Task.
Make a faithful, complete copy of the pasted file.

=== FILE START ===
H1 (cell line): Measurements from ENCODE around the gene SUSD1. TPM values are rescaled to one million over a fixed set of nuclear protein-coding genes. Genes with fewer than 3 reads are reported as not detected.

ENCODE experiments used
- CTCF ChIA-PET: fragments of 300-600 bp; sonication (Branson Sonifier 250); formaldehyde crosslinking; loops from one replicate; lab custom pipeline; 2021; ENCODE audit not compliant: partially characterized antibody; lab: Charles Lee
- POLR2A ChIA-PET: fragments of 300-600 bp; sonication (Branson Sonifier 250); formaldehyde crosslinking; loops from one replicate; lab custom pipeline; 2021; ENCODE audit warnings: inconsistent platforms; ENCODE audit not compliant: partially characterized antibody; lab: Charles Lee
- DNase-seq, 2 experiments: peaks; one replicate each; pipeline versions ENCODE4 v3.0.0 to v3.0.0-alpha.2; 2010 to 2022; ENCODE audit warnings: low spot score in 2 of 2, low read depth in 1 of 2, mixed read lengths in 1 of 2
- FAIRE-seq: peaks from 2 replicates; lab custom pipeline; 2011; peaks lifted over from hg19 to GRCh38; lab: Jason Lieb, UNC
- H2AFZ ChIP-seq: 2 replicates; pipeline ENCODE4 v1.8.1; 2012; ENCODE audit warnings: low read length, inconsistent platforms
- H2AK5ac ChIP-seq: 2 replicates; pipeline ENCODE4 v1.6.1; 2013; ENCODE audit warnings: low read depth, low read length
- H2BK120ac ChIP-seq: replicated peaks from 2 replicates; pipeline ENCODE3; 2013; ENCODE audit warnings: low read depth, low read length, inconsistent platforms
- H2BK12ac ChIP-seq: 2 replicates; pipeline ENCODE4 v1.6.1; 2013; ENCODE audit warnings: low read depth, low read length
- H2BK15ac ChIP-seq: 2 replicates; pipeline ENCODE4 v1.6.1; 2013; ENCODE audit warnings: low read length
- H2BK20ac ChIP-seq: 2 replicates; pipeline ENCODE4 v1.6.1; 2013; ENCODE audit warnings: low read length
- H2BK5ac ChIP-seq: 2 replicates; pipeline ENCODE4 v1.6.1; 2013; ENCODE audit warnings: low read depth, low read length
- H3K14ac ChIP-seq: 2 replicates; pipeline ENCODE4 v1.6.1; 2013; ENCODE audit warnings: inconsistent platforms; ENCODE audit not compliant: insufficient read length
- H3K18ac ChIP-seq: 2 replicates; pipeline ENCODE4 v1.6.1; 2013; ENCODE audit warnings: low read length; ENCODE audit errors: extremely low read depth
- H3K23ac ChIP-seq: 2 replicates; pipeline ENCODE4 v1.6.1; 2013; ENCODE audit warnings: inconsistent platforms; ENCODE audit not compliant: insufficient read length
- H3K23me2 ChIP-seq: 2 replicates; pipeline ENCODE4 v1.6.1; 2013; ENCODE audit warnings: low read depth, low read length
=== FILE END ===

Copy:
H1 (cell line): Measurements from ENCODE around the gene SUSD1. TPM values are rescaled to one million over a fixed set of nuclear protein-coding genes. Genes with fewer than 3 reads are reported as not detected.

ENCODE experiments used
- CTCF ChIA-PET: fragments of 300-600 bp; sonication (Branson Sonifier 250); formaldehyde crosslinking; loops from one replicate; lab custom pipeline; 2021; ENCODE audit not compliant: partially characterized antibody; lab: Charles Lee
- POLR2A ChIA-PET: fragments of 300-600 bp; sonication (Branson Sonifier 250); formaldehyde crosslinking; loops from one replicate; lab custom pipeline; 2021; ENCODE audit warnings: inconsistent platforms; ENCODE audit not compliant: partially characterized antibody; lab: Charles Lee
- DNase-seq, 2 experiments: peaks; one replicate each; pipeline versions ENCODE4 v3.0.0 to v3.0.0-alpha.2; 2010 to 2022; ENCODE audit warnings: low spot score in 2 of 2, low read depth in 1 of 2, mixed read lengths in 1 of 2
- FAIRE-seq: peaks from 2 replicates; lab custom pipeline; 2011; peaks lifted over from hg19 to GRCh38; lab: Jason Lieb, UNC
- H2AFZ ChIP-seq: 2 replicates; pipeline ENCODE4 v1.8.1; 2012; ENCODE audit warnings: low read length, inconsistent platforms
- H2AK5ac ChIP-seq: 2 replicates; pipeline ENCODE4 v1.6.1; 2013; ENCODE audit warnings: low read depth, low read length
- H2BK120ac ChIP-seq: replicated peaks from 2 replicates; pipeline ENCODE3; 2013; ENCODE audit warnings: low read depth, low read length, inconsistent platforms
- H2BK12ac ChIP-seq: 2 replicates; pipeline ENCODE4 v1.6.1; 2013; ENCODE audit warnings: low read depth, low read length
- H2BK15ac ChIP-seq: 2 replicates; pipeline ENCODE4 v1.6.1; 2013; ENCODE audit warnings: low read length
- H2BK20ac ChIP-seq: 2 replicates; pipeline ENCODE4 v1.6.1; 2013; ENCODE audit warnings: low read length
- H2BK5ac ChIP-seq: 2 replicates; pipeline ENCODE4 v1.6.1; 2013; ENCODE audit warnings: low read depth, low read length
- H3K14ac ChIP-seq: 2 replicates; pipeline ENCODE4 v1.6.1; 2013; ENCODE audit warnings: inconsistent platforms; ENCODE audit not compliant: insufficient read length
- H3K18ac ChIP-seq: 2 replicates; pipeline ENCODE4 v1.6.1; 2013; ENCODE audit warnings: low read length; ENCODE audit errors: extremely low read depth
- H3K23ac ChIP-seq: 2 replicates; pipeline ENCODE4 v1.6.1; 2013; ENCODE audit warnings: inconsistent platforms; ENCODE audit not compliant: insufficient read length
- H3K23me2 ChIP-seq: 2 replicates; pipeline ENCODE4 v1.6.1; 2013; ENCODE audit warnings: low read depth, low read length